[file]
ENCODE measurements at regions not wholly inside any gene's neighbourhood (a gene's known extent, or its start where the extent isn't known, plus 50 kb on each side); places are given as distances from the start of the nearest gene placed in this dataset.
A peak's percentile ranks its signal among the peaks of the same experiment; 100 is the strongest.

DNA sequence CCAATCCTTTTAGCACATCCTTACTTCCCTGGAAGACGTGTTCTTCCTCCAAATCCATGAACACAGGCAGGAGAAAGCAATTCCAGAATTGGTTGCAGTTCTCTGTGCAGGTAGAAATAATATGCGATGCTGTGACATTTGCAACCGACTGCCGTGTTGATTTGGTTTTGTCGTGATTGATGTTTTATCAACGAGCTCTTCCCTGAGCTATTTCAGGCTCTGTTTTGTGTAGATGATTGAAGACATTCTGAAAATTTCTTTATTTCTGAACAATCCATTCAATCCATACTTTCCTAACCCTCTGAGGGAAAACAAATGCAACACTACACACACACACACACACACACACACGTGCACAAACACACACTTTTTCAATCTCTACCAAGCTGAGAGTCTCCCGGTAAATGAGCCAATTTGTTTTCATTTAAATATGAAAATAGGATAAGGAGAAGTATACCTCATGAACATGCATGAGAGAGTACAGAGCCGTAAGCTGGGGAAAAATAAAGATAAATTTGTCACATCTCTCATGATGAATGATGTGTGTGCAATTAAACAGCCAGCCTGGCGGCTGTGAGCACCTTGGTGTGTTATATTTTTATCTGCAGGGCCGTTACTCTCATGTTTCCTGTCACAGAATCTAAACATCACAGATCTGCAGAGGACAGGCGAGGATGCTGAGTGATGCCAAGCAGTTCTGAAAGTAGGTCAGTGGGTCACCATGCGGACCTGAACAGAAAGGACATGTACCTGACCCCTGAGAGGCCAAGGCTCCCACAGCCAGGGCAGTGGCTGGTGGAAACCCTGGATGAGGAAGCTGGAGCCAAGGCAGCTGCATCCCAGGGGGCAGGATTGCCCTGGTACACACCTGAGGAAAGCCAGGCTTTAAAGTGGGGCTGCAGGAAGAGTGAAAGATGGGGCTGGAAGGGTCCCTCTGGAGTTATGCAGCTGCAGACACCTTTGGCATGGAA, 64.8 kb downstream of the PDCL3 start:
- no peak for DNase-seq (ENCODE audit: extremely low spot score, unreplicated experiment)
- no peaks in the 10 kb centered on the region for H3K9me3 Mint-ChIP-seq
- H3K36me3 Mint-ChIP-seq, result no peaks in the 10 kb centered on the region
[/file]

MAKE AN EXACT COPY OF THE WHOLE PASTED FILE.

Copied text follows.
ENCODE measurements at regions not wholly inside any gene's neighbourhood (a gene's known extent, or its start where the extent isn't known, plus 50 kb on each side); places are given as distances from the start of the nearest gene placed in this dataset.
A peak's percentile ranks its signal among the peaks of the same experiment; 100 is the strongest.

DNA sequence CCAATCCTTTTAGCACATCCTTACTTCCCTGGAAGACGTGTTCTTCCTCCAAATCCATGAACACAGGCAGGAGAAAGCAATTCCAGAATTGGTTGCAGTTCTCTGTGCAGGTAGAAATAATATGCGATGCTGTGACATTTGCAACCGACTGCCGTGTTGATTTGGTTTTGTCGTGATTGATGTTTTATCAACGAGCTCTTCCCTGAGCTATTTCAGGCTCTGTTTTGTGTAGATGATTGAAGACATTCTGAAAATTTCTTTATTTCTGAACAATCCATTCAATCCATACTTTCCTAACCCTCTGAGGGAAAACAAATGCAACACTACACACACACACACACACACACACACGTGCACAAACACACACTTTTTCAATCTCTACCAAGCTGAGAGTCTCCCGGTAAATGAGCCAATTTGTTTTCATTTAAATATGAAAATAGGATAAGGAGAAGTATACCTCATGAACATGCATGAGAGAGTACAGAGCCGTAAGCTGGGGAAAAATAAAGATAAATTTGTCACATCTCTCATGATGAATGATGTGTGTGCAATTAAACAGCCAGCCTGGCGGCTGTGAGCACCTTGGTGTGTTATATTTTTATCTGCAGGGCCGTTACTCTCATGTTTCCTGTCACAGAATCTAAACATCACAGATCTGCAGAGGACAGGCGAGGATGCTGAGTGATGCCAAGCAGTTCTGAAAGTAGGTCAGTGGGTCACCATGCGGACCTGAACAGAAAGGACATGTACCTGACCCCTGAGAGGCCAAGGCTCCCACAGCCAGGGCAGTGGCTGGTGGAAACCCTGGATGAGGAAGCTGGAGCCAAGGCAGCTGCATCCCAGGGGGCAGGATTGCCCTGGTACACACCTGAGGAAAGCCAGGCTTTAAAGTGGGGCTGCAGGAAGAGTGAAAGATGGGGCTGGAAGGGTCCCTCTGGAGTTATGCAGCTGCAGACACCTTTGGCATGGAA, 64.8 kb downstream of the PDCL3 start:
- no peak for DNase-seq (ENCODE audit: extremely low spot score, unreplicated experiment)
- no peaks in the 10 kb centered on the region for H3K9me3 Mint-ChIP-seq
- H3K36me3 Mint-ChIP-seq, result no peaks in the 10 kb centered on the region